CLEMSON – Every time the Tigers go from their locker rooms to the practice fields, they have to go for a ride; which cuts into NCAA-imposed time windows and annoys Clemson’s coaching staff.


Who: No. 9 Clemson (6-1, 4-1 ACC) at Maryland (5-2, 1-2)

When: Saturday, 3:30 p.m.

Where: College Park, Md.


Line: Clemson by 14

The team’s locker room is part of the WestZone club connected to Memorial Stadium, but the practice fields are on the opposite side of Perimeter Road, about a 7-minute walk; or as it is for the Tigers, a 2-minute tram shuttle which requires multiple trips to truck the 100-plus players, coaches and managers.

Good news for the football program: last Friday, as part of the board’s concept pre-approval on a multitude of athletic facilities, plans are in place to construct a brand-new football operations building next to the indoor practice facility.

The conceived building would span between 60,000 to 80,000 square feet, complete with weight, training, equipment and locker rooms and coaches’ offices. The estimate cost is $30 million, which would be funded via athletic department bonds and booster gifts.

“We train our guys year-round across the street,” head coach Dabo Swinney said. “There’s always a little bit of a disconnect when they’re over there and we’re over here in the summertime.”

While there’s no set timetable on when the new building would begin or complete construction, Swinney’s encouraged by the limited inconvenience it would cause during the 12-month football cycle that encompasses practice, camps and recruiting.

“I think it would be a great thing for us because we wouldn’t have to be displaced while it’s being built,” Swinney said. “It allows us to have a football operations center where it all happens right there. Then on gameday, you walk in that locker room, it’s special. Seven days a year. Big picture, it would be a huge thing for us.”

This is the first year of Clemson’s indoor facility sheltering a 100-yard artificial turf, which has paid off huge dividends considering the rainfall in 2013.

“I could stay here forever and be fine,” Swinney said. “But you’re always paying attention to what’s going on out there, and we talk about best being the standard. We want to continue to get better.”

Pound the ball

Without a clear workhorse in the backfield, Clemson ranks ninth in rushing among ACC teams (165.4 yards per game), its lowest relative rating to its peers since the year Swinney took over as interim coach in 2008.

Even though Roderick McDowell and Zac Brooks are each averaging 5.0 yards per carry, the Tigers haven’t posed a significant threat on the ground since the opener against Georgia, when Clemson had a season-best 197 yards.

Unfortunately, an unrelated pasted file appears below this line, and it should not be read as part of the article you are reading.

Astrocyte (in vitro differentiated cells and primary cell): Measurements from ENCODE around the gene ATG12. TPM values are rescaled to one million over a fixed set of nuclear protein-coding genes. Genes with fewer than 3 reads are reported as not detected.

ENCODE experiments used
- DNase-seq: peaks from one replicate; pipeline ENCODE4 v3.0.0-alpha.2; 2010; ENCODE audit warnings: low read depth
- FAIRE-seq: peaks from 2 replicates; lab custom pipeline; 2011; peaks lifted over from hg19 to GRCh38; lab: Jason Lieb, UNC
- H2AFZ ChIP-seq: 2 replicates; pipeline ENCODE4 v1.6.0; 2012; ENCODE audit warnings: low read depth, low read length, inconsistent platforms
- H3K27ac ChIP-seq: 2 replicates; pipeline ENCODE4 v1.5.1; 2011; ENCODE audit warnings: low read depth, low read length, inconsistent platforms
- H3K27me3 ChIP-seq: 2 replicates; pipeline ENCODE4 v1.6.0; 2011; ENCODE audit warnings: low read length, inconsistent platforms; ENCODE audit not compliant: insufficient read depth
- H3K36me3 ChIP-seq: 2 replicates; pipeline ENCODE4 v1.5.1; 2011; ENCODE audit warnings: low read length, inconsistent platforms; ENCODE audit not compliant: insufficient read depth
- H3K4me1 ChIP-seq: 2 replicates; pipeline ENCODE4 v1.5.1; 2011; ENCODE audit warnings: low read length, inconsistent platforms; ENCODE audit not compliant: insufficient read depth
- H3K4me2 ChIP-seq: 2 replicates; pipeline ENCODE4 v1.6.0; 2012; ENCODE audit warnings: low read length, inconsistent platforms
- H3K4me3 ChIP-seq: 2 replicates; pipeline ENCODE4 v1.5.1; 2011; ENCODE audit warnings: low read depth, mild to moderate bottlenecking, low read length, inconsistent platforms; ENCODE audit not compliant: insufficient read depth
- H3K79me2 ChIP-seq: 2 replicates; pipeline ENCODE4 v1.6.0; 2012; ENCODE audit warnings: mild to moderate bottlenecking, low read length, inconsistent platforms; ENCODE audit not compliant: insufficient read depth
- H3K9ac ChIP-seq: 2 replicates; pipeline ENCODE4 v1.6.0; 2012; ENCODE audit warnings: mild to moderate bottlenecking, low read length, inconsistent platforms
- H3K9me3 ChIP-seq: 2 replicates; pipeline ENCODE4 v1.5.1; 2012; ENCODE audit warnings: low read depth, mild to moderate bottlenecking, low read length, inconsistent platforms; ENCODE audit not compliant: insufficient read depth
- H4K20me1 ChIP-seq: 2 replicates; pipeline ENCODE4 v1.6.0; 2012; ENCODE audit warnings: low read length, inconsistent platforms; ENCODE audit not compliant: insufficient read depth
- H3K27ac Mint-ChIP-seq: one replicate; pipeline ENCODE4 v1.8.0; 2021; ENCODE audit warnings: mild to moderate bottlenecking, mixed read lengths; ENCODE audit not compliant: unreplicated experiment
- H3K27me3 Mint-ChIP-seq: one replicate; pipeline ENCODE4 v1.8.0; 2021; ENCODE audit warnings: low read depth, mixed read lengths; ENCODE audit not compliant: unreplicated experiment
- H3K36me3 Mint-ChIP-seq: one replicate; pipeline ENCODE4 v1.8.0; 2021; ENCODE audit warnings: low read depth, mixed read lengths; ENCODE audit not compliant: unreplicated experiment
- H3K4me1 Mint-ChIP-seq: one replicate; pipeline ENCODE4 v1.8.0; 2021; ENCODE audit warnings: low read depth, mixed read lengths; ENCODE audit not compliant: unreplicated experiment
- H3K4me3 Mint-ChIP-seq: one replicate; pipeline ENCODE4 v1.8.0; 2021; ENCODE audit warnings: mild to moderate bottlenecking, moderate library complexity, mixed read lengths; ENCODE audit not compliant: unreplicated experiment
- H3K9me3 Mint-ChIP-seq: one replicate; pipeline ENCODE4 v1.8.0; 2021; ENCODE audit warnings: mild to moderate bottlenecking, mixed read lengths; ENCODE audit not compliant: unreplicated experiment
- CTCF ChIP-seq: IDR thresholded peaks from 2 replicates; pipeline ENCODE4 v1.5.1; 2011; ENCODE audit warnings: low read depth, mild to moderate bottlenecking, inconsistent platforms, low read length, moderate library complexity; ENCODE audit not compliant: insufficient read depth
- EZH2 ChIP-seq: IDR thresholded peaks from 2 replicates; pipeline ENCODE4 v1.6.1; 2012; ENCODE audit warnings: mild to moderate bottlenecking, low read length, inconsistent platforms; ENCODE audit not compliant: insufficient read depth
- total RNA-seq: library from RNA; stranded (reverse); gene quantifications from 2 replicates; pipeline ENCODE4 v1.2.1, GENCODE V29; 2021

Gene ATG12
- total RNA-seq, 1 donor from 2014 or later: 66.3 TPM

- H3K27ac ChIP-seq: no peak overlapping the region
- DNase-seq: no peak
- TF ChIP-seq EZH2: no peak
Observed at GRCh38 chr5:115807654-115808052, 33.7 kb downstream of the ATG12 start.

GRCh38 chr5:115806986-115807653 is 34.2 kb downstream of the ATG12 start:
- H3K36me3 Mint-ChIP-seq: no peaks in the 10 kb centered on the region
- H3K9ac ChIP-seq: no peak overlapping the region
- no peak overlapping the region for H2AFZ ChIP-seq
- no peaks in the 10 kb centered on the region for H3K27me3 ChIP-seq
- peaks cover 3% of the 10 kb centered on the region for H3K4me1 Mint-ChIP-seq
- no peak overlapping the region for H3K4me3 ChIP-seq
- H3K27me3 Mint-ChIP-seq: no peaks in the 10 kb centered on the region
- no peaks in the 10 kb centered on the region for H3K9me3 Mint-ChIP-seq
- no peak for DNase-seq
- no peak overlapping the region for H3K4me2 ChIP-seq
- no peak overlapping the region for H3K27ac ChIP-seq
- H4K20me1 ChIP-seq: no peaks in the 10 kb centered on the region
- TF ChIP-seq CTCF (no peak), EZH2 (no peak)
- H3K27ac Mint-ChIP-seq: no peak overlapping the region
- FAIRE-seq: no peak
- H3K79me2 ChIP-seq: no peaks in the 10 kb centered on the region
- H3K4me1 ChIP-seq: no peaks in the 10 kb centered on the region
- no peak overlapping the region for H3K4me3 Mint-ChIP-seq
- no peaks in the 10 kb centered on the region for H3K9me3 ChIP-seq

Clemson had five games of 200-plus rushing yards in 2012, but hasn’t had any over its past nine games going back to Nov. 17 of last year against North Carolina State.

“How confident am I in the running game? We’re doing some decent things and we’ve got to keep building on it,” offensive coordinator Chad Morris said. “Not going to give up on the run game. Can’t do that.”

Said center Ryan Norton, “We have flaws, but they’re flaws we can fix. The breakups on our offensive line is when one guy will mess up, and that screws up the whole chain.”

Norton won’t question the gameplans put in place by Morris, but acknowledges it’s more enjoyable for himself, the guards and the tackles hear the call for handoffs.

“The good thing about playing offensive line is moving a guy from Point A to Point B against their will. The run game is when you can really do that,” Norton said. “The pass game, you’re protecting someone. The run game is a little more fun for us up front.”

Clemson has run the ball at least 55 percent of its plays in three games: Georgia, Wake Forest and Syracuse. Those are also the same three games Clemson has thrown it fewer than 37 times.

In related news, Tajh Boyd’s quarterback rating has finished higher than 150 points in three games. Georgia, Wake Forest and Syracuse.

“I like to think at times we can take over a game,” Norton said, “but we have to prove that to Coach Morris for him to give us an opportunity.”

Still the one

Despite a difficult evening chasing down FSU quarterback Jameis Winston, Clemson’s defense remains the national leader with 67 tackles for loss.

Even though Maryland’s undergone an offensive transformation – improving its scoring offense by more than 150 yards per game – the Terrapins are tied for 13th-worst in the country in negative yardage plays.